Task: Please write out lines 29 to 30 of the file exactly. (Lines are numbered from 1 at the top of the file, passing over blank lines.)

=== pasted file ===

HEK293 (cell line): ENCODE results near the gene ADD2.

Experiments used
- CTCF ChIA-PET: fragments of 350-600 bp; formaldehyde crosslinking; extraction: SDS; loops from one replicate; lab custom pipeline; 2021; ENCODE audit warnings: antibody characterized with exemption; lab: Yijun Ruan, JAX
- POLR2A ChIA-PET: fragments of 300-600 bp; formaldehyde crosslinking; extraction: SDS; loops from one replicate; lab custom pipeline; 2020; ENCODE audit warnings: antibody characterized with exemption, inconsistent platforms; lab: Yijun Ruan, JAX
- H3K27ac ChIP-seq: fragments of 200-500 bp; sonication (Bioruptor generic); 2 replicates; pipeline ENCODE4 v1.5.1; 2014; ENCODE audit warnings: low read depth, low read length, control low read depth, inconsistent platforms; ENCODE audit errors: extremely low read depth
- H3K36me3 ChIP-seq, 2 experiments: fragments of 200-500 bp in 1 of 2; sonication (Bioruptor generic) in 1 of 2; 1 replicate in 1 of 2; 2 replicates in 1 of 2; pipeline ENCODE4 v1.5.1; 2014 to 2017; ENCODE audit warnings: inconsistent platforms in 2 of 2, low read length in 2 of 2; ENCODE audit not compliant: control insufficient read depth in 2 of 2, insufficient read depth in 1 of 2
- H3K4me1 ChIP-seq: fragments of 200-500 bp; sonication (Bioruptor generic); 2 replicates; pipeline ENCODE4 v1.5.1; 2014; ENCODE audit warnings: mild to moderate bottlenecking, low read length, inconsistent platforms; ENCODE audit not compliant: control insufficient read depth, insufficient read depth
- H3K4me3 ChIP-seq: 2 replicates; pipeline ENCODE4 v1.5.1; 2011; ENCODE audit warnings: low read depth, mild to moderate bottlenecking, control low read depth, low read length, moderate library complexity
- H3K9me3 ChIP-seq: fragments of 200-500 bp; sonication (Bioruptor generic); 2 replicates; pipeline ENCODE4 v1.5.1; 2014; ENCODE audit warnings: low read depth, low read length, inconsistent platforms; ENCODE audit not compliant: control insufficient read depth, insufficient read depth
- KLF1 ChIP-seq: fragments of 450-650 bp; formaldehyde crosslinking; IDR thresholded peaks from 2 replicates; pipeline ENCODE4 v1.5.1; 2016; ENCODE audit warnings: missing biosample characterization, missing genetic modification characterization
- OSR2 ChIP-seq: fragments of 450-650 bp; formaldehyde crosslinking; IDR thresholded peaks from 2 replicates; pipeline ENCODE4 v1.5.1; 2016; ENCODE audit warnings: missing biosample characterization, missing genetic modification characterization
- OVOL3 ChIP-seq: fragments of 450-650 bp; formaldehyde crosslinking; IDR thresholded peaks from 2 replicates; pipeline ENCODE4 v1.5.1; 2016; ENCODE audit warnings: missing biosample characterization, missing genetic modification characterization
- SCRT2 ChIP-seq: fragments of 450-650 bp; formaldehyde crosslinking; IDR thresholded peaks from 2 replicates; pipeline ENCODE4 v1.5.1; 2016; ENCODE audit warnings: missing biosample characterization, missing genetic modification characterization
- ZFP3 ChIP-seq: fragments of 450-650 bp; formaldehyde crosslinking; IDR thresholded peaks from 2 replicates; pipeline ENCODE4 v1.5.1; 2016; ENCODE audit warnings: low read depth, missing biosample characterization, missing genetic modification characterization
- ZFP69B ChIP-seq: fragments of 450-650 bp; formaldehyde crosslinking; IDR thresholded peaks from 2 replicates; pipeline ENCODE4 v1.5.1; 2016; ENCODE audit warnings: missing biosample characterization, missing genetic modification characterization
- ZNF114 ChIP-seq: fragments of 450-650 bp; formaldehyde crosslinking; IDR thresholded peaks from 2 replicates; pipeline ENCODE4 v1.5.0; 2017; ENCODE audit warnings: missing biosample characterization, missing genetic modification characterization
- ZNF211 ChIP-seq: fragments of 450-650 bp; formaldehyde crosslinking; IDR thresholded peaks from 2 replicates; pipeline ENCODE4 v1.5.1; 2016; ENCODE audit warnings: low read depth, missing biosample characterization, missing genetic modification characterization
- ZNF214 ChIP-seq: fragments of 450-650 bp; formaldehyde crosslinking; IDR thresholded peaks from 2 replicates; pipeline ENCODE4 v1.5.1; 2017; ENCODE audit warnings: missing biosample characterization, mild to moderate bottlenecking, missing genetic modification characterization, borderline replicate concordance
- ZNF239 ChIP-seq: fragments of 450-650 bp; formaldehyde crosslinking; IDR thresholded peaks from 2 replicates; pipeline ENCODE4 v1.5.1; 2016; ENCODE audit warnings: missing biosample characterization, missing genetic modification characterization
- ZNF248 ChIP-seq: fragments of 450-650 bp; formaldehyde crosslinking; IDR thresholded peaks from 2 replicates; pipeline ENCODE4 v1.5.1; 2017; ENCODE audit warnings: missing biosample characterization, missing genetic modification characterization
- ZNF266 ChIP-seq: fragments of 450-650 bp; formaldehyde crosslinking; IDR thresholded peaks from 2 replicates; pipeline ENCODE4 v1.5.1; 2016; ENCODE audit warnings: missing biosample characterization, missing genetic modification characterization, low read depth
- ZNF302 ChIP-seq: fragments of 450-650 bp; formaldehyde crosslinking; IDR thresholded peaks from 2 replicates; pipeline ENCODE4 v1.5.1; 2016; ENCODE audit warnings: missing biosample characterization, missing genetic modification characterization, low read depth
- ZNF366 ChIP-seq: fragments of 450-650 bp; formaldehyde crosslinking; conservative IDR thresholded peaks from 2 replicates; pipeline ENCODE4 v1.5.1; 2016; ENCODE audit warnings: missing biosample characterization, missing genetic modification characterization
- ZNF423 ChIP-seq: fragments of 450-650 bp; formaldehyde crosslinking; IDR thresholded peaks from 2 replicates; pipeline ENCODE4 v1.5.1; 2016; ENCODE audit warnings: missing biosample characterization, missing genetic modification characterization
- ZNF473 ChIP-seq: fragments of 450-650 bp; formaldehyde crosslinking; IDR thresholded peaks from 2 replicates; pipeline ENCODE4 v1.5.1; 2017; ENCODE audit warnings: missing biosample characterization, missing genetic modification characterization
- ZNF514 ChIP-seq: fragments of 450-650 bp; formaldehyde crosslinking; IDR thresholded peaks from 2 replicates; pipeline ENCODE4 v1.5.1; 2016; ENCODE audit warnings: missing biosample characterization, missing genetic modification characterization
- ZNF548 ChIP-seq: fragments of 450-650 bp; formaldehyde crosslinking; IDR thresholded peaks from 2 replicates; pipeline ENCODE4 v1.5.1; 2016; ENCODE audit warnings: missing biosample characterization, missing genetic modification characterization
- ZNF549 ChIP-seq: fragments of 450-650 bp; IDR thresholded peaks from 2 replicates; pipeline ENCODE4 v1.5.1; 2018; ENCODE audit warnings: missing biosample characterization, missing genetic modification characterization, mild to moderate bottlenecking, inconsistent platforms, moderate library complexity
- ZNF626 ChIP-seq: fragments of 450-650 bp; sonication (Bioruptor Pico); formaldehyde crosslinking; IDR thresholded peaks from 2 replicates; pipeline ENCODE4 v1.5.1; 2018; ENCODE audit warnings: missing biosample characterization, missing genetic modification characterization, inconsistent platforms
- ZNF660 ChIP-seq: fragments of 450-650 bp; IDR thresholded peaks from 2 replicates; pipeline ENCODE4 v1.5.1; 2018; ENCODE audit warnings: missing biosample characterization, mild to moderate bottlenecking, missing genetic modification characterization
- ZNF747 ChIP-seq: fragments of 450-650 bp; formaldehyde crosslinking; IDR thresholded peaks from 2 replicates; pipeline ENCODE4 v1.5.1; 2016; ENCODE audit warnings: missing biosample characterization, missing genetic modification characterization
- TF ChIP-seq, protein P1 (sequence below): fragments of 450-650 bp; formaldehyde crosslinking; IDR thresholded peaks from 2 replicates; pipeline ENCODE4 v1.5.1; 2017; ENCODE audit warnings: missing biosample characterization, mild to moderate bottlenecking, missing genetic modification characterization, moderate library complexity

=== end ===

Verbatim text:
- ZNF626 ChIP-seq: fragments of 450-650 bp; sonication (Bioruptor Pico); formaldehyde crosslinking; IDR thresholded peaks from 2 replicates; pipeline ENCODE4 v1.5.1; 2018; ENCODE audit warnings: missing biosample characterization, missing genetic modification characterization, inconsistent platforms
- ZNF660 ChIP-seq: fragments of 450-650 bp; IDR thresholded peaks from 2 replicates; pipeline ENCODE4 v1.5.1; 2018; ENCODE audit warnings: missing biosample characterization, mild to moderate bottlenecking, missing genetic modification characterization